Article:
Dr. Theodore R. Johnson to Speak at William Peace University

October 11, 2019

William Peace University will host Dr. Theodore R. Johnson discussing “This is America: Patriotism, Race, and How We Can Unite” on Oct. 21 in Kenan Auditorium at 3:30pm.

Johnson will discuss the increase in racial tensions in America and what it means for the country going forward. He will present how to fight against political divide by uniting as Americans and rallying behind patriotism. He will highlight the power of voting as an American citizen, and how to reduce racial tensions by presenting his idea of the American principle.

“The thing that unites all as Americans isn’t our religion, our race, our ethnicity or any of that,” Johnson says. “We are united by our citizenship, our belief in the American principle.”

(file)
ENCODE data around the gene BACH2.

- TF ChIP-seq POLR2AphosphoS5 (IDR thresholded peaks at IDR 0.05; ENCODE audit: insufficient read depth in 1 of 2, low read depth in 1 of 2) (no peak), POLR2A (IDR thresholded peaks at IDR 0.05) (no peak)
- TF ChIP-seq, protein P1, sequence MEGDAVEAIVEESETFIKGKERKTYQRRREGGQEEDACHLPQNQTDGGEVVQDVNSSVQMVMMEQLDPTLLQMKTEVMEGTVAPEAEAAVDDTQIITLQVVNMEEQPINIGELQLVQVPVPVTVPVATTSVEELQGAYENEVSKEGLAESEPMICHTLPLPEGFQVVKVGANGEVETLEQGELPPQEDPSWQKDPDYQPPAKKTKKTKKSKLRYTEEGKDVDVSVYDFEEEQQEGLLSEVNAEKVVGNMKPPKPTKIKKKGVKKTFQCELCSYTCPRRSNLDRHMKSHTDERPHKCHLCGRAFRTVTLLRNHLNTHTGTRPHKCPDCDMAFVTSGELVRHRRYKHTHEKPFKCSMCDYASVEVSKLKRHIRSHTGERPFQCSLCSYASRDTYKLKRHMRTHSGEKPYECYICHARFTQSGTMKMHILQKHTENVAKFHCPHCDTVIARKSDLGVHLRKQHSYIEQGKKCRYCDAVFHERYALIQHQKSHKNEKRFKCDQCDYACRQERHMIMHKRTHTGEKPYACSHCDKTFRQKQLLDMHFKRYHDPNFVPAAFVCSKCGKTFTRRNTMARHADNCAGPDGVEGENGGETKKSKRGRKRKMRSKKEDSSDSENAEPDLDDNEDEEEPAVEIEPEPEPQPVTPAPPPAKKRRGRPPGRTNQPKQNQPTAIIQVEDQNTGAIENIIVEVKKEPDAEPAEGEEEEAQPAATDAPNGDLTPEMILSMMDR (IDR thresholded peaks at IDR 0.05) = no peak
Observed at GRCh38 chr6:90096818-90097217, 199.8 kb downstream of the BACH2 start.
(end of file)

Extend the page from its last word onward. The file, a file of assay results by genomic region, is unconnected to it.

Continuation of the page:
Johnson is a military veteran and writer with a PhD in law and policy in which he focused on African-American political and voting behavior. He has more than 15 years of public policy experience, and spent 20 years as a Naval officer. Johnson speaks and writes primarily about issues surrounding social justice, race, and politics. He has written for The Atlantic, The Washington Post, The Wall Street Journal, and several other publications. He is a Raleigh native, and he chose this topic due to the closeness of elections and to emphasize the value of unity.

“Instead of racializing topics by pinning one race versus another, I try to show how by creating solidarity across racial lines, we can get a more American experience and feel like we’re all born included in America by demanding more from our government,” he says. “We’re all Americans, and we’re not getting from our government what we should be.”

Johnson is returning to Peace after speaking here three years ago, says Eliza Laskowski, assistant professor of English and chair of the speaker and events committee.

“I have been consistently impressed with his ability to address hot-button issues in a very neutral, open, broad way,” says Laskowski. “His topics look very controversial when you look at them, but the way he addresses them is just the sort of unifying perspective that I think we all need in this day in age.”